The Causality of Time (Book 1)

By Jonnathan Strawthorne All Rights Reserved ©

Adventure / Scifi

PART 3 - Chapter 1 - Flight

(1161 BC Earth Time)

The horse dove headlong toward the outskirts of the army camp, ignoring the shouts and startled looks of soldiers and slaves alike. Talmido dug his heels into its flanks, spurring it on with anxious haste. He needed to escape and warn the fleeing caravan of the imminent pursuit from the Assyrian army. After dodging campfires and knocking over racks of spears and swords while trampling tents and cook shacks, Talmido fled as if Kunara was biting at the horse’s hooves, looking intently for his liver.

With the wind whipping through his hair and the mane of the horse, Talmido kicked the horse on toward the southeast, away from the caravan, to throw off any pursuing parties. Soon, froth whipped from the mount’s mouth, slapping into Talmido’s face like a downpour of rain or hail. He did not want to kill the animal through exhaustion, so reining it down to a slow trot, he slipped his pursuers and was safely on his way. The wind whispered through the sycamore trees, goading Talmido to dare the gods one more time. Death was nothing new to him; instead, it was a daily way of life, and he had teased his way through countless death-defying situations in the past, but this was different. He had no nation or army to back him up except the men of his company under his command and the accompanying slaves and families. As the horse walked, he contemplated this responsibility. He had made the original decision while Sapalulmea was alive, yet he hesitated in following it through now that she was gone.

He shook his head, trying to knock out the treasonous thoughts of abandonment. He was not a coward or a liar. He found it impossible to ignore the fact that he could not lie to himself or to his men. They were his family. Those men were his only and last hope for freedom and the only semblance of family, he felt, he would ever have for a long, long time to come.

He journeyed southeast for five days and five nights, extending the distance from the Assyrian army camp by seventy to eighty leagues a day. He made sure to walk on hard ground to cover the horse’s tracks. He did not make a fire, as this would give away his position, and made sure not to break branches, knowing the army had some of the best trackers available. At times, he would walk the horse down through creeks or rivers to throw off any trackers following him.

On the sixth day, he waited. He hobbled the horse out into a meadow to allow it to graze, and he watched. His senses reached out with tendrils of longing that swirled among the trees and along the breeze to catch any sound or smell a pursuing party of men would naturally make. A man is a very noisy creature. His level of hearing is so finite that most forest animals would hear him traveling, talking, or eating from leagues away and have moved on long before he had arrived. Talmido knew this and could sense the forest animals quietly walking away from him once he dismounted from the horse. He climbed a tree at the edge of the meadow and waited, watching the horse for any telltale signs of movement outside of his ability to sense.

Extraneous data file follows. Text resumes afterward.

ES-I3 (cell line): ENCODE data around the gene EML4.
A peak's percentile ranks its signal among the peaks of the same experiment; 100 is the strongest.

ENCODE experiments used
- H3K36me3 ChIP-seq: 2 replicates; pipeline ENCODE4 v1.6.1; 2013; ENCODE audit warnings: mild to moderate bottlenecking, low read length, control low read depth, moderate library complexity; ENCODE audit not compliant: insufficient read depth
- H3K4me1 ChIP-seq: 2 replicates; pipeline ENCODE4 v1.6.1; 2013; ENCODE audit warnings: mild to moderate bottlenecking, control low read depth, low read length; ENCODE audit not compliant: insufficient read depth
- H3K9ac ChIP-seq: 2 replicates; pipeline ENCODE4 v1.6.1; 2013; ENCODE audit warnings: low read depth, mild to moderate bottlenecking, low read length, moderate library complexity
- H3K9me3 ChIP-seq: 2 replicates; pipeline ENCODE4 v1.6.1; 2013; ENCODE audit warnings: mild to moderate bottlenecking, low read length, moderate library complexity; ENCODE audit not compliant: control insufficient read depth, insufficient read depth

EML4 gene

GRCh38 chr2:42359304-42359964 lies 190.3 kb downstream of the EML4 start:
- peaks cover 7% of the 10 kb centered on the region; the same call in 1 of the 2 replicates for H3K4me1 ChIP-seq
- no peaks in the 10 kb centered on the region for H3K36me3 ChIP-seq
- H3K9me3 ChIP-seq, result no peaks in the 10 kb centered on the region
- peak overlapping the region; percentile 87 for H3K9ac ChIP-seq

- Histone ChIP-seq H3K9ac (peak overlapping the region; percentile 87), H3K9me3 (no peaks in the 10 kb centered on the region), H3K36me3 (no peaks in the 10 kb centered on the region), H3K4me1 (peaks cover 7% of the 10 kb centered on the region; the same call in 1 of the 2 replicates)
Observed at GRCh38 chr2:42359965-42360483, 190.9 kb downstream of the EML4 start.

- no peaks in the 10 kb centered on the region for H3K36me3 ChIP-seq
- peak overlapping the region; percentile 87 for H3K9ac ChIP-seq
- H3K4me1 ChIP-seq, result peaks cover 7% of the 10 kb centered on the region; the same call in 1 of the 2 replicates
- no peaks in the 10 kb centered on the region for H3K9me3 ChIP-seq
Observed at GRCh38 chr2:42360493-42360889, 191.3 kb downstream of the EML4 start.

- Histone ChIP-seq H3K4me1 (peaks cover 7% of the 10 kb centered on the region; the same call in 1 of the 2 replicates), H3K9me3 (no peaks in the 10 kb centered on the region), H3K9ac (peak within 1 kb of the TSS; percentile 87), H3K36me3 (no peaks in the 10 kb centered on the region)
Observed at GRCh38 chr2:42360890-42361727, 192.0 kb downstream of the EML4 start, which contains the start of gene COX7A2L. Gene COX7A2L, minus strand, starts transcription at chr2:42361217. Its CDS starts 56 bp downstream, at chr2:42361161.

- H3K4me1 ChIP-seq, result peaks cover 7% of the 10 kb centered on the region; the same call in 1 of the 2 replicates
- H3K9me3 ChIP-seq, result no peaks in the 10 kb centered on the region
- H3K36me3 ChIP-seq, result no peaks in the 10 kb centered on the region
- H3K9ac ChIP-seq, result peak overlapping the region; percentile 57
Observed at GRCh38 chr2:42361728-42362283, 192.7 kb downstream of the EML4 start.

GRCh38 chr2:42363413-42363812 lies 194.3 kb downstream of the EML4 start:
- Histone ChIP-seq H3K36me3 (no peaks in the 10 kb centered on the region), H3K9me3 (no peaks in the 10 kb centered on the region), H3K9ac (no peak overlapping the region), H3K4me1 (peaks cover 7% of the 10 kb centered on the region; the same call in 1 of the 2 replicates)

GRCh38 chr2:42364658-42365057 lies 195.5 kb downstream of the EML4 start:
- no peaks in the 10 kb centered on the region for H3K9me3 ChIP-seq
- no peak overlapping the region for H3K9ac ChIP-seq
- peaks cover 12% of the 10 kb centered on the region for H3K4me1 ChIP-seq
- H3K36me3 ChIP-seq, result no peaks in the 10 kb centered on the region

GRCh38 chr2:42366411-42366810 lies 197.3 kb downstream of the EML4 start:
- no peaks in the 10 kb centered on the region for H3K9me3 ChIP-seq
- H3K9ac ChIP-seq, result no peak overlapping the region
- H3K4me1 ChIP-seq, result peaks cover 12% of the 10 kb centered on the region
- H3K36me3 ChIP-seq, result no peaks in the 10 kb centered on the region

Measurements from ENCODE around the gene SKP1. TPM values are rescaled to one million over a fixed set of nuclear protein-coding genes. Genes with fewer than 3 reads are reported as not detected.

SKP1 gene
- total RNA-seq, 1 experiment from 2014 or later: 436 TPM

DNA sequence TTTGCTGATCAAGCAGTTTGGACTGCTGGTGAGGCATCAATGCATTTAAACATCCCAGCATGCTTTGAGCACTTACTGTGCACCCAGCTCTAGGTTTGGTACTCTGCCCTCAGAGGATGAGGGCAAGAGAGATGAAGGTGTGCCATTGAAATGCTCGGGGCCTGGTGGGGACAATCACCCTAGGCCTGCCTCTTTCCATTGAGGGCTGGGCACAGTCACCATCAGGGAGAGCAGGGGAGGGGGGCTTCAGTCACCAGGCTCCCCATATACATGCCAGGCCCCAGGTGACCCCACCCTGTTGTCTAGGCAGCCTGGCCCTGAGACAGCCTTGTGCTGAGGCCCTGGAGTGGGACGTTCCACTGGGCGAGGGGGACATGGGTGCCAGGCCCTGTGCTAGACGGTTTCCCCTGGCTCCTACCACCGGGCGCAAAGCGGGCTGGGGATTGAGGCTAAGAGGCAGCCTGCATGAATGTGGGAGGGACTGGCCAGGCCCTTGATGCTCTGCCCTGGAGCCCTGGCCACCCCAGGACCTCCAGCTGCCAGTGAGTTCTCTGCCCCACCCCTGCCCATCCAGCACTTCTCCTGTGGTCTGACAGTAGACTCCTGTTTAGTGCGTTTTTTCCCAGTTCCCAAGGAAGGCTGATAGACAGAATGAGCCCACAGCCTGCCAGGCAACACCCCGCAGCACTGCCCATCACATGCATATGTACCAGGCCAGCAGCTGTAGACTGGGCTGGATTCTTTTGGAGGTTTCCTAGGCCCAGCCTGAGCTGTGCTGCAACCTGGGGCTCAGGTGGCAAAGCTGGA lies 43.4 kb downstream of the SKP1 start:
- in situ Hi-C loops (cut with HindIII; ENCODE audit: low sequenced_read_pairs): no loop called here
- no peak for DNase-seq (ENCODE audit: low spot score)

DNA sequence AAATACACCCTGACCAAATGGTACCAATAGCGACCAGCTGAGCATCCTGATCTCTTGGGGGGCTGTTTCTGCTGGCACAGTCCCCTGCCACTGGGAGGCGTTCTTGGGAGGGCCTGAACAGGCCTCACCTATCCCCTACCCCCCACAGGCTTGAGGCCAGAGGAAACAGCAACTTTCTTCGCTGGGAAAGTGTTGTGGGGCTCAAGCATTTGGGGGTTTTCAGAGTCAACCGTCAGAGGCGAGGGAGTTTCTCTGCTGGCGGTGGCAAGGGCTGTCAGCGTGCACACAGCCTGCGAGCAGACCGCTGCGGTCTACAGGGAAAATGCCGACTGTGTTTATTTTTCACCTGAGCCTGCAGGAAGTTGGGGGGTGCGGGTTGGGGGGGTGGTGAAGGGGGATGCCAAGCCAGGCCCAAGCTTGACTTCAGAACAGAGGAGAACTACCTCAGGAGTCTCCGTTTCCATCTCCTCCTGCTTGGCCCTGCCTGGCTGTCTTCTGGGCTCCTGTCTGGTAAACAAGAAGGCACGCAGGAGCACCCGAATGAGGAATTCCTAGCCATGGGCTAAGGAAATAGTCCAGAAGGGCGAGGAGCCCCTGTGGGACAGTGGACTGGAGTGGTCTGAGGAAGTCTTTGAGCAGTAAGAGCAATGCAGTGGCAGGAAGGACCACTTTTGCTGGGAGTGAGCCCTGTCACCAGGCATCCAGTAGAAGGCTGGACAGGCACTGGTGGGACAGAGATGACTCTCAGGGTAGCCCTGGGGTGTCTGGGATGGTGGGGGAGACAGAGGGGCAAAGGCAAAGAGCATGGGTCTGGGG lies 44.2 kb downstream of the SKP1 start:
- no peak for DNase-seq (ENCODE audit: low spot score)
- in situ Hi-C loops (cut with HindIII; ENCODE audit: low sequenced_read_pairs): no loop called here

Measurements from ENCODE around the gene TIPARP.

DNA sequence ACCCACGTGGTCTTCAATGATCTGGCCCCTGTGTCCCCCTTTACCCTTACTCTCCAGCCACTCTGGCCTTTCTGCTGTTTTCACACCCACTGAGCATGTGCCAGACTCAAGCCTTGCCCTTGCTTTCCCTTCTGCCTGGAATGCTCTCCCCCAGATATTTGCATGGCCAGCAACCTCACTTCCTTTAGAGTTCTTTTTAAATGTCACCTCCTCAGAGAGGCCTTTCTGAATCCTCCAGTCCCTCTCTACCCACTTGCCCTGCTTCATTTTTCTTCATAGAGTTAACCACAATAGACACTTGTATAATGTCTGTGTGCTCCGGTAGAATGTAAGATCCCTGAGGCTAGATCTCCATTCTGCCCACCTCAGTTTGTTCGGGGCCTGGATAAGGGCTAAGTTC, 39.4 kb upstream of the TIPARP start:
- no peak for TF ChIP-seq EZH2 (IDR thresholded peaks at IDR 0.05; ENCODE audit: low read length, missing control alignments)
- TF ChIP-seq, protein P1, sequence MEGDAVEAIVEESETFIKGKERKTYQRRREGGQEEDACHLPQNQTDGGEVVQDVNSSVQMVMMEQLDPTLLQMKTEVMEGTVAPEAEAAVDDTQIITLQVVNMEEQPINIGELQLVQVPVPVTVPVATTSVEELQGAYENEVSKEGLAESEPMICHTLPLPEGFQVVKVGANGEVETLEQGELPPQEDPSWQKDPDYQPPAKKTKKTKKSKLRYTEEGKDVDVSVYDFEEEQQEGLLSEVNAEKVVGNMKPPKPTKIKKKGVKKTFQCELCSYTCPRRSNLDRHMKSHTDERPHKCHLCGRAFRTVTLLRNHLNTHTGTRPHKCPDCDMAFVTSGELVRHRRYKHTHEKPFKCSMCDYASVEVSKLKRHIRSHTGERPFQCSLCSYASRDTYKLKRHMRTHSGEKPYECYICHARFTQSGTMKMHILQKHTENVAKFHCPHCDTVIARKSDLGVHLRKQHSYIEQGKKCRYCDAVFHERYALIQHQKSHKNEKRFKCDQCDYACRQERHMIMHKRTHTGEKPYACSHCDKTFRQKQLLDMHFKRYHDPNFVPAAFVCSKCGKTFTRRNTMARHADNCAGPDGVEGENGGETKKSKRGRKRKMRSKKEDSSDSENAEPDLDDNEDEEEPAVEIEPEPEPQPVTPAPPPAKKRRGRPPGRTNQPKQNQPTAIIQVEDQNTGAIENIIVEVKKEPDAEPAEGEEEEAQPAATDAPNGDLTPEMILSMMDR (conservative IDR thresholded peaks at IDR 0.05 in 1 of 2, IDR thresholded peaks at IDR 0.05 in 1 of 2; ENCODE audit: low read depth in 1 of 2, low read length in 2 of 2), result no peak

The horse grazed with a calm ignorance. Talmido laid back against the tree high up on a branch, with a clear view for leagues. He needed to know if he was, in fact, being pursued and who was seeking him, if that were the case. He desperately needed some food and water, and if he were being followed, his pursuers would conveniently provide those quite nicely.

He laid his head back against the tree and looked up into the sky. His stomach clenched as he thought of Sapalulmea, and he held his breath, not wanting to let sobs of stabbing pain travel through the forest for all to hear. He closed his eyes and could clearly see her in his mind’s eye, with the grace of her body and the subtle glow of her soft eyes upon him, and with her hands cupped in front of her while she walked toward him.

Talmido threw his eyes open and let the sun temporarily blind him as he did not want to pull the memories out yet. The pain was too raw and too broad—a tempest of swirling rage, sorrow, and regret. He knew these emotions were part of the mourning process as he had witnessed them many times on the faces of fathers and mothers, husbands and wives, slaves and prisoners, soldiers and commanders.

He waited for four days and nights, and to his satisfaction, a stir in the woods drew the forest noise to a close. Talmido stiffened, as did his horse. Waiting patiently, he lay low on the upper branches of the tree he had been occupying and scanned the area for movement. It wasn’t a noticeable shaking of branches or bending of trees that let the horse and Talmido know of the impending arrival; instead, the mounting silence and lack of movement from the animals themselves drew their attention. The horse nickered while chewing on some grass and flung its head up toward the sky, acknowledging its dislike of whatever was approaching.

A shadow moved along the periphery of the meadow and the forest just out of reach of sight for identification. Talmido knew this to be a professional as no animal would take that approach. He locked his gaze on the movement and waited. The horse followed the shadow, understanding the what and where of the traveler.

This was no coincidence, to be sure. This area had no inhabitants, so Talmido continued to wait, and eventually, the traveler revealed itself. A man stepped out of the woods and slowly approached the horse with a hand held out in supplication, promising something for it to eat. The horse waited, looking at the tracker’s hand and wanting whatever was hidden within. He stepped up to the horse and brushed along its neck while letting the horse eat from his other hand. He looked around, expecting someone to walk out at any minute, and hesitated on his quest for answers.

Talmido squinted at the sun’s rays and raised his hand to shield them from the bright light. He did not recognize this figure and held his position to determine if there were more waiting in the forest.

Shortly after that, the man crept back into the forest, leaving the way he came in. Talmido stayed on the branch, calculating in his mind all the possible probabilities of who this man might have been. He seemed like a tracker from the Assyrian army group from the way he carried himself.

As night approached, Talmido slowly moved from the branch by climbing down the back side of the tree, faced away from the meadow, and drifted back among the trees, potentially to flank the interloper and catch him unaware to determine if he was indeed alone, in addition to moving the horse out of the meadow to wait for the man to return. Upon tethering the horse a league away from the field, Talmido settled himself down for the night, keeping an ear open for possible travelers.